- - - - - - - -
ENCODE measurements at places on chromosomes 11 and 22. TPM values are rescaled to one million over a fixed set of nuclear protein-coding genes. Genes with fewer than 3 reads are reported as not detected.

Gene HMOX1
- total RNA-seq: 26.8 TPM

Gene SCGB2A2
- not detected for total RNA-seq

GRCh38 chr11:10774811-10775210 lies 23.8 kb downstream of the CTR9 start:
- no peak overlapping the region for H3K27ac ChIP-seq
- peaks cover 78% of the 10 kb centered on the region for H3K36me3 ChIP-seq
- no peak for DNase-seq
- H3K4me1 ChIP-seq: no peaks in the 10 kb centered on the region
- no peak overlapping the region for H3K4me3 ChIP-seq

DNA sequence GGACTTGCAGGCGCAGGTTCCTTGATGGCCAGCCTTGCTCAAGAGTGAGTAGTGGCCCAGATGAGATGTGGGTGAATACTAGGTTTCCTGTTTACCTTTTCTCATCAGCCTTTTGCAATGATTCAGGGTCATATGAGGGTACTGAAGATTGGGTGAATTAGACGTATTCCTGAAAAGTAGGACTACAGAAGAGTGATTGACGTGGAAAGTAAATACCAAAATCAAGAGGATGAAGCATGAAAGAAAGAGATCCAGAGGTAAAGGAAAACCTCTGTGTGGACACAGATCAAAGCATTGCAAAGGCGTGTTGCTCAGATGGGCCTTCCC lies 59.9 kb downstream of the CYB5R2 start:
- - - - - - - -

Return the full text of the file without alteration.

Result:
ENCODE measurements at places on chromosomes 11 and 22. TPM values are rescaled to one million over a fixed set of nuclear protein-coding genes. Genes with fewer than 3 reads are reported as not detected.

Gene HMOX1
- total RNA-seq: 26.8 TPM

Gene SCGB2A2
- not detected for total RNA-seq

GRCh38 chr11:10774811-10775210 lies 23.8 kb downstream of the CTR9 start:
- no peak overlapping the region for H3K27ac ChIP-seq
- peaks cover 78% of the 10 kb centered on the region for H3K36me3 ChIP-seq
- no peak for DNase-seq
- H3K4me1 ChIP-seq: no peaks in the 10 kb centered on the region
- no peak overlapping the region for H3K4me3 ChIP-seq

DNA sequence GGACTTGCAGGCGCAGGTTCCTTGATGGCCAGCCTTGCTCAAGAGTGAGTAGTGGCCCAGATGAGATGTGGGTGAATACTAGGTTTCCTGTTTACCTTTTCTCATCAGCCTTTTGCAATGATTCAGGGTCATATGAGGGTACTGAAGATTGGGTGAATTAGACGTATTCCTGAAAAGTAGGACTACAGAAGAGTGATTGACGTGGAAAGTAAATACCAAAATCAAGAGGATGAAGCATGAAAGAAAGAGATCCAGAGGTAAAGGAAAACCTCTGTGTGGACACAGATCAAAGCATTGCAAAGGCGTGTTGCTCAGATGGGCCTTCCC lies 59.9 kb downstream of the CYB5R2 start: